Georgia Hit With Another Voter Lawsuit, and It's Not From Trump

Headlines about Georgia's election are focused on President Donald Trump's legal battle to turn the state in his favor but plaintiffs in a new lawsuit say the real focus should be on the people who were removed from voter rolls ahead of Election Day.

"We haven't seen massive scale voter fraud, but we've definitely seen massive scale voter suppression," LaTosha Brown, co-founder of Black Voters Matter Fund and a plaintiff in the suit, said. "Those folks should not be denied their right to participate in this election."

A lawsuit that was filed on Wednesday alleges the state incorrectly canceled 198,000 voters' registrations because they were incorrectly believed to have moved. With the Senate runoff elections only weeks away, those filing the suit say resolving this voter issue in a timely fashion is vital, as it could affect who takes control of the Senate in January.

News about wrongful purge first came out in September when the ACLU issued a report. Greg Palast, of the Palast Investigative Fund, led the investigation and hired firms to cross-reference a list of 313,243 citizens who would be removed from Georgia's voter rolls with Postal Service records and the Advanced Address List Hygiene, an "industry standard for residential address verification." Ultimately, they found 198,351 voters had their registration canceled but had not moved.

Palast said they were filing the suit now because they had to wait 90 days since informing the Secretary of State of their findings. The suit accuses Secretary of State Brad Raffensperger of violating the National Voter Registration Act by using an unlicensed contractor to compile the list of voters.

"We are demanding to put these voters back on the rolls now, before the Senate runoff," Palast said.

georgia voter lawsuit secretary of state
On Wednesday, a lawsuit was filed alleging that Georgia improperly canceled the registration of 198,000 voters because an improper list said they filed a change of address form but they didn't move. Poll workers wait for voters at the polling place at Park Tavern on November 3 in Atlanta. Megan Varner/Getty

In Georgia, a Senate candidate must receive at least 50 percent of the vote to be declared the winner. Since none of the candidates in either of the Senate races met that threshold, both races moved to runoff elections scheduled for January 5.

Republican incumbents, Senators David Perdue and Kelly Loeffler are fighting to keep their seats as Democrat challengers look to oust them from office and shift control of the Senate. If Democratic challengers, Reverend Raphael Warnock and Jon Ossoff, are able to win their respective elections, it'll create a 50–50 partisan split in the Senate. This effectively gives Democrats control because in the event of a deadlock, Vice President-elect Kamala Harris will cast the tie-breaking vote.

Trump, who's campaigning for Loeffler and Perdue, put pressure on Georgia Governor Brian Kemp to step in and require signatures be checked and count signed envelopes against the ballots. He also called for Kemp to overrule Raffensperger, who certified the results of the election on November 20, and his campaign filed a lawsuit alleging "massive election fraud."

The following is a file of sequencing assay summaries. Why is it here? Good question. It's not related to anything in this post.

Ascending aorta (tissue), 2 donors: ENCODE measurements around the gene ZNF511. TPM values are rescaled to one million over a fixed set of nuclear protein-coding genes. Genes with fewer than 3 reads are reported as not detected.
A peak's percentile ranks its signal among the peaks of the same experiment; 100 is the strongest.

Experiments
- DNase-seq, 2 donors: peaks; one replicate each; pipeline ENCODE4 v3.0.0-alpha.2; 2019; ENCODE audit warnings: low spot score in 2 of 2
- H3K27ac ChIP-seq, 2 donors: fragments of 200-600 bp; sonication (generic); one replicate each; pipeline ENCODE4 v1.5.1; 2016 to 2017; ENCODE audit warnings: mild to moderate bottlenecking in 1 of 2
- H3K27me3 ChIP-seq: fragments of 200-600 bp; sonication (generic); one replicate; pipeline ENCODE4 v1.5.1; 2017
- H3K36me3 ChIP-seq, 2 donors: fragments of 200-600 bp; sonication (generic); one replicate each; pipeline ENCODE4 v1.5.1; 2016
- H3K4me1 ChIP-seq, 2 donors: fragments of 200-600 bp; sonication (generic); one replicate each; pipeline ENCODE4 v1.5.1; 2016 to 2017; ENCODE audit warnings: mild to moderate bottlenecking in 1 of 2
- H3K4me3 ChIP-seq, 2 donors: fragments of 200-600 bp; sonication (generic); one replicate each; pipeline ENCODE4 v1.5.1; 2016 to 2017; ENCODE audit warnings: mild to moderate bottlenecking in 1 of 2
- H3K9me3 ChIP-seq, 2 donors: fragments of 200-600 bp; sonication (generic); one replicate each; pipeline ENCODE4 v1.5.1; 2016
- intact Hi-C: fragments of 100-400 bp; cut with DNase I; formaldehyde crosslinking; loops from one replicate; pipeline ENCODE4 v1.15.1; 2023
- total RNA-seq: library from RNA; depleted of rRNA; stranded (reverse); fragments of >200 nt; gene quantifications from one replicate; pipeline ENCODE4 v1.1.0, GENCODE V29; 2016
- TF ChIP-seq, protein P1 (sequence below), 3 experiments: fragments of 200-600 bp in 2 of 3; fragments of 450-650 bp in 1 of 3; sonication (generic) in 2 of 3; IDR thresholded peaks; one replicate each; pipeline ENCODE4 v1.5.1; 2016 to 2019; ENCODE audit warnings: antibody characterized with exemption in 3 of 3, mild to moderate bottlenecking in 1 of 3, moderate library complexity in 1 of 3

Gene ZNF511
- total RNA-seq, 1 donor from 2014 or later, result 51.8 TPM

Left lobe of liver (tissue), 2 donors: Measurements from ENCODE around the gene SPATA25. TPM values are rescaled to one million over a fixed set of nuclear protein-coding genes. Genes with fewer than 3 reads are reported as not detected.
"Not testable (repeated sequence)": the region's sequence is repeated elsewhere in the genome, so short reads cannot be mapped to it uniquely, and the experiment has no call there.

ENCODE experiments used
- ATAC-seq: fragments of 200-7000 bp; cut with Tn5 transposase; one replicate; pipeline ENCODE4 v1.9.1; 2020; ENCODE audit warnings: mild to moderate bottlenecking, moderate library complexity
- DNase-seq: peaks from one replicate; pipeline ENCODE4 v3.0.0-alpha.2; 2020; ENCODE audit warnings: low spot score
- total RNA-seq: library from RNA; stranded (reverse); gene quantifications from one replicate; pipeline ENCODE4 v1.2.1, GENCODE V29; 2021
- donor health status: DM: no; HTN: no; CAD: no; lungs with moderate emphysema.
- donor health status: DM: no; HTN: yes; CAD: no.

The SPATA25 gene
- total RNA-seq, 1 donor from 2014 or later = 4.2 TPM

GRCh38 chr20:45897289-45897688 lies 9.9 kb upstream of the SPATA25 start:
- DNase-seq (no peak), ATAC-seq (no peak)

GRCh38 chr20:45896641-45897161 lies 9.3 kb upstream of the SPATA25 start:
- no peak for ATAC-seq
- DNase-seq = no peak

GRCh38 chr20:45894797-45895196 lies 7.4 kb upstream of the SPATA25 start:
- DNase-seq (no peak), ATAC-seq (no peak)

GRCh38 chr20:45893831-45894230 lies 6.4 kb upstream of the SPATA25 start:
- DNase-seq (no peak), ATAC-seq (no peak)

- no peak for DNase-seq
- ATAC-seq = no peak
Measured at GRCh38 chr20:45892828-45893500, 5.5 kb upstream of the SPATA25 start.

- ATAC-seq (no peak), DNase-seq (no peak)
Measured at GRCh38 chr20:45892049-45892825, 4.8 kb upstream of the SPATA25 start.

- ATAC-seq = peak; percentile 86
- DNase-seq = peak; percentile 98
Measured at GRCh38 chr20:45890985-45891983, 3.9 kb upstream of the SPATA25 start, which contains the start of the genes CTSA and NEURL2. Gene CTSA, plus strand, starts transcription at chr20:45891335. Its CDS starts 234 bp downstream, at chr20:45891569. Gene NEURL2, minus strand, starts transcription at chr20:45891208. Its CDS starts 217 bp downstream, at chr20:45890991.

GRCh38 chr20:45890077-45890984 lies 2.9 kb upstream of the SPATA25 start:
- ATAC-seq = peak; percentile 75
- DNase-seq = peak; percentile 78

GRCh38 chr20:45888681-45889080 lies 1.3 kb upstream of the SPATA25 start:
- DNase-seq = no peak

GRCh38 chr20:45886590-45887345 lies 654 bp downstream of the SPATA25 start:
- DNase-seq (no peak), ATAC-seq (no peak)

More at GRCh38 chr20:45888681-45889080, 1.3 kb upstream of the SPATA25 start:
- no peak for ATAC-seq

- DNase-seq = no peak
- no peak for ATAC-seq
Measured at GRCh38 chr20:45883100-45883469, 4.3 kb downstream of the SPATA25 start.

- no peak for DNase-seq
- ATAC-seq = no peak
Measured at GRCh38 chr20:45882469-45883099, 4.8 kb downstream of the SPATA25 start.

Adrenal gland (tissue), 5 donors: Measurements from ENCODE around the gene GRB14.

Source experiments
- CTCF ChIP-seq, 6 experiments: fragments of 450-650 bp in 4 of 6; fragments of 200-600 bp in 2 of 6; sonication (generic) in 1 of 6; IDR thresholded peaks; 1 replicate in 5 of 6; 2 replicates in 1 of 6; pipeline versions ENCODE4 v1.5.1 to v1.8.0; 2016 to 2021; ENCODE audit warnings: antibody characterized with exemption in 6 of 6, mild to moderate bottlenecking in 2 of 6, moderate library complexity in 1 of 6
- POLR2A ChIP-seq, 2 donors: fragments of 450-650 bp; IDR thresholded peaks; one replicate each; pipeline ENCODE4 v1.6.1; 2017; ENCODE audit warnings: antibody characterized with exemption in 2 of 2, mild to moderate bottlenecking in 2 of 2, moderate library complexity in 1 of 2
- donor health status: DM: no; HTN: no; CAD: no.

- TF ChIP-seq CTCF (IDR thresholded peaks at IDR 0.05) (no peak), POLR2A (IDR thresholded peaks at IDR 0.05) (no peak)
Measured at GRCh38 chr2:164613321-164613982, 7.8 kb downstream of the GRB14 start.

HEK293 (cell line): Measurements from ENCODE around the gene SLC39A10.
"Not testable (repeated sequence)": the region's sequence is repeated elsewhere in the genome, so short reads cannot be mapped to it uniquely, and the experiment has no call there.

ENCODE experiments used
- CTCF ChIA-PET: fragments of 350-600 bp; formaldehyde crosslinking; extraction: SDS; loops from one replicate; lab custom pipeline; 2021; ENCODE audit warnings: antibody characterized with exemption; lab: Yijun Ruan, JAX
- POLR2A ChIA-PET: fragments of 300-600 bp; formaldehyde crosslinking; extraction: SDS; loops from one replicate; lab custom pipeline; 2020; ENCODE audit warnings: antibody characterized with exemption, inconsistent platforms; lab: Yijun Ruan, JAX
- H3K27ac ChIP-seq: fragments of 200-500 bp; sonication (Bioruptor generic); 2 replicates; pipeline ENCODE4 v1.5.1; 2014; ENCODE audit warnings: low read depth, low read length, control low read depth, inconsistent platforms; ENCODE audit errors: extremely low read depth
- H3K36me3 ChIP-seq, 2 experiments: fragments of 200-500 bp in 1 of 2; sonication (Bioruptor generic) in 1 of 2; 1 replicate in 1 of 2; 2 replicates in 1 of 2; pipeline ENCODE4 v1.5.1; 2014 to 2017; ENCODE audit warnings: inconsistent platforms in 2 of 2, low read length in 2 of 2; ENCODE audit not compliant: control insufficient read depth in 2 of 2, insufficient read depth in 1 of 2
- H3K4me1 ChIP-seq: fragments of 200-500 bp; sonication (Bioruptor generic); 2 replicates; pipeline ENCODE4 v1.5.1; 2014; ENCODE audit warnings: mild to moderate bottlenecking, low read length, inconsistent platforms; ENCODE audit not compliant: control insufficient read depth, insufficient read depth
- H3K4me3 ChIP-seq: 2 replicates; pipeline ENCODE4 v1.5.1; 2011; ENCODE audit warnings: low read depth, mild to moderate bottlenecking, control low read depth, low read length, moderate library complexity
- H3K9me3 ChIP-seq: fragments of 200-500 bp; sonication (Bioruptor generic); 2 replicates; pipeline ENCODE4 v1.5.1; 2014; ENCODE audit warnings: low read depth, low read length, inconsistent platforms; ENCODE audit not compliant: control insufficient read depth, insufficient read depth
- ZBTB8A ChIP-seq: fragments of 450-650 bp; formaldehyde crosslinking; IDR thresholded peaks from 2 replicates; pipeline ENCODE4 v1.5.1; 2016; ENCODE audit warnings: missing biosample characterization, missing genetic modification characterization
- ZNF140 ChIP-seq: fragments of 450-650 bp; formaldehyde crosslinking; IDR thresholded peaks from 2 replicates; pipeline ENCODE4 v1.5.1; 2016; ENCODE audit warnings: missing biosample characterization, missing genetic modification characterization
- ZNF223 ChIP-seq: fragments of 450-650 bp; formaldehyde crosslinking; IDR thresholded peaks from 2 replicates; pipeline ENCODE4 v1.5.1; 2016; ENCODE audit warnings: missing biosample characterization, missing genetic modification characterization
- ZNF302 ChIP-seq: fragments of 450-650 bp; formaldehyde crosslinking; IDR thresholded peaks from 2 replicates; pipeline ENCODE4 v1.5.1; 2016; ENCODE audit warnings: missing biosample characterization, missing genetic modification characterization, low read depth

So far, none of Trump's lawsuits have moved the needle in terms of overturning the election for President-elect Joe Biden. But, Gerald Griggs, an attorney filing the purged voter lawsuit, is confident this one will be successful. He called it "grounded in facts and the law," and he the evidence Palast presented "will have an impact" on the Senate race.

"We have to make sure that we protect this most fundamental right in the birthplace of civil rights," Griggs said.

In September, Deputy Secretary of State Jordan Fuchs called Palast a "Stacey Abrams shill" in a response given to CNN and dismissed the "research" in the ACLU of Georgia report. Fuchs pointed to a 2019 story by WSB-TV journalist Justin Grey where he checked 30 homes in a West Atlanta neighborhood and found that all the homes had been those of people who either died or moved away. His survey focused on homes that were listed as "no contact," indicating they hadn't voted in elections, updated their information or responded to mailings.

Raffensperger has denied that the removal of the registrations was a "purge," and instead called it "list maintenance" that was necessary to maintain the integrity of the election. The secretary of state also pointed to the increase of voter registrations to show that the state values an election with high participation.

But, advocates argue the removal of the names was an attempt at voter suppression and have been fighting to return names to the voter roll.

In 2019, Fair Fight Action, an organization founded by Stacy Abrams to address voter suppression, fought against the removal of about 120,000 voters and the state restored about 22,000 names, however, in Judge Steve Jones' ruling he upheld the decision to remove nearly 100,000 names from the voter rolls. Jones ruled that Fair Fight Action didn't prove the state's decision to cancel the registration of inactive voters violated the Constitution.

Barbara Arnwine, a Columbia University Law School professor and a plaintiff in the suit filed Wednesday, called the lawsuit "absolutely critical" because voting is one of the few rights given to citizens in the Constitution, save specific constitutional grounds.

"They stated to the world that they wanted to participate in our democracy," Arnwine said. "Then you remove them for unlawful, woeful reasons? Outrageous."